There’s some more stuff at our new home, www.kendalls.us
Now up in the photo gallery. Click here.
Okay, okay, I realize it’s been a long time. But we might be having company, so everybody who’s still here be on their best behavior, OK?
As a reward for your patience, here’s one of the photo montage clips from the DVD we put together in the beginning of 2005. Fortunately, technology has progressed to the point where we can post it, without clobbering the quality entirely, and without using up our monthly bandwidth allotment.
This is “Now We Are Three” and shows some significant events during the adoption process. As a further reward for your patience, here’s the “director’s commentary.”
The opening newspaper advertisement for Adoptions From the Heart is a scan of the ad that started us on the road to international adoption.
The picture of the house exterior was taken the first day we looked at this house. The pictures of Lauri and me at the front door were taken immediately after the closing. Yes, I’m wearing a PDA on my belt. Yes, I’m a dork.
The story of referral day was described in the August 4, 2004 entry.
Inside the FedEx envelope I’m holding is the letter of acceptance. I don’t know why we didn’t bother to take a picture of the address side.
The hip hammock picture is described in the August 22, 2004 entry. The bear has since been named “Ophelia the test pilot bear.”
The construction fence with the “China–please watch your step” sign: did I mention that, in July, we had contractors in to fill in the underground oil tank? And that it turned out the tank had leaked? And that, until they were able to get the equipment in to remove the tank, we had this gargantuan hole in our front yard?
And here’s the story regarding the Desheng SWI photos. Prior to our traveling, we contacted Adele Hall at www.blessedkids.com about sending a care package to Alex at the SWI. Adele’s service, by the way, was incredible. Included in the package was a disposable camera with a letter to the SWI staff requesting that they use the camera to take pictures of Alex and her friends, and to bring it to the Civil Affairs Office on the day we were to receive Alex.
On Gotcha Day, the camera was nowhere to be seen. We were prepared for this to happen, and although we were disappointed, we figured we simply weren’t meant to have pictures from Alex’s early life.
The next morning, when the adoptions were being finalized, several parents were handed items that had been brought by the SWI workers. The camera was pressed into my hands. The good news was that it appeared all 36 pictures had been taken. The bad news was that the body of the camera was wrapped at one end with black electrical tape.
My greatest fear was that someone had dropped the camera and performed a quick field repair. But what were the odds the film had been exposed and ruined? I told Lauri that we’d gotten the camera, but I didn’t tell her about its condition. I figured our best bet would be to hang onto it until we got to Guangzhou, where our chances of finding a camera shop which would understand my concerns would be the best. I hoped that they’d be able to salvage the pictures.
On our last night in Guangzhou, I took the camera to a photo shop and handed it over. As I did, I finally took a close look. The electrical tape had been used solely to affix a label to the camera, so the SWI workers would know who to deliver it to.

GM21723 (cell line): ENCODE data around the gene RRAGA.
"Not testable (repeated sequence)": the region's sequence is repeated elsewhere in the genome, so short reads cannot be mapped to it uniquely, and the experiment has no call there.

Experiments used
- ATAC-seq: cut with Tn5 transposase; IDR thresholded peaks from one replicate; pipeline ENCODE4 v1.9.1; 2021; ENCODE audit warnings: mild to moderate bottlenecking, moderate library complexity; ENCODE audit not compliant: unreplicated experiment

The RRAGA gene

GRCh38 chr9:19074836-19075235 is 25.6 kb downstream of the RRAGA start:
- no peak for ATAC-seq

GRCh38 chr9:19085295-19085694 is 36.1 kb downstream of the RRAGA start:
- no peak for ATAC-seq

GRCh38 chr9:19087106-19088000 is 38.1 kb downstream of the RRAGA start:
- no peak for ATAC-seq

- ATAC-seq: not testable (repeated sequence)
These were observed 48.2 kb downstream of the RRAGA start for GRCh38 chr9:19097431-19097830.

An hour later, the prints were ready. You can see some of the results here.
The final scrolling title is a line from “To Alexandra, on her first birthday,” the August 20, 2004 entry.
August 20th was Alex’s second birthday, and the first one we got to spend with her. We got her a Disney Princess kitchen set. For reasons I won’t go into here, we began assembling it at 12:30 Saturday morning. We finished at 2:30 Saturday morning. (Give us a break, we’ve only been through one Christmas and one birthday–save your toy assembly horror stores for another time, OK?)
Alex woke us up at 7:30 singing “Happy Birthday” to herself. Fortunately, she only knows the first two words, so it was a short serenade.
She loved the party. I’m not sure she completely understood why we had assembled an audience for her, but she put on quite a show. She demonstrated “SUMO!”, “YMCA,” and spontaneously counted to 10.
Her Ariel cake was a big hit, but opening presents was the high point.
She didn’t want the party to end. Although all the guests had left, at 9:00 pm she was still going strong.
After a good night’s sleep, she was still in a party mood, and insisted on wearing a party hat to eat breakfast. Someday, we need to explain that birthdays last only one day. For right now, we’ll just let her enjoy it.
One year ago at this time, we were three quarters of the way through the list of phone calls we wanted to make to let people know about our referral. We had a passport-size photo, two 4×6 prints, and a medical history that was mostly in Chinese to introduce our new daughter.
So much has happened. But here’s the most compelling way to tell the story.
Alex’s tribute to the Village People:
Yes, it’s true, we haven’t been active here for a while. There isn’t much of an excuse, except that life has gotten in the way…it’s all good news, of course, but NYADA has kind of slipped to the bottom of the priorities list. I’ve had the best of intentions, but like the man said: If you want to make God laugh, tell Him what your plans are for the afternoon.
We have gigabytes of pictures taken since we arrived home, waiting for tax season to end so I can cull, edit, and post them. Those of you who’ve seen the DVD have gotten a look at some of the pictures through the end of 2004, but Lauri seems to capture another 20-30 megabytes per day of great photos.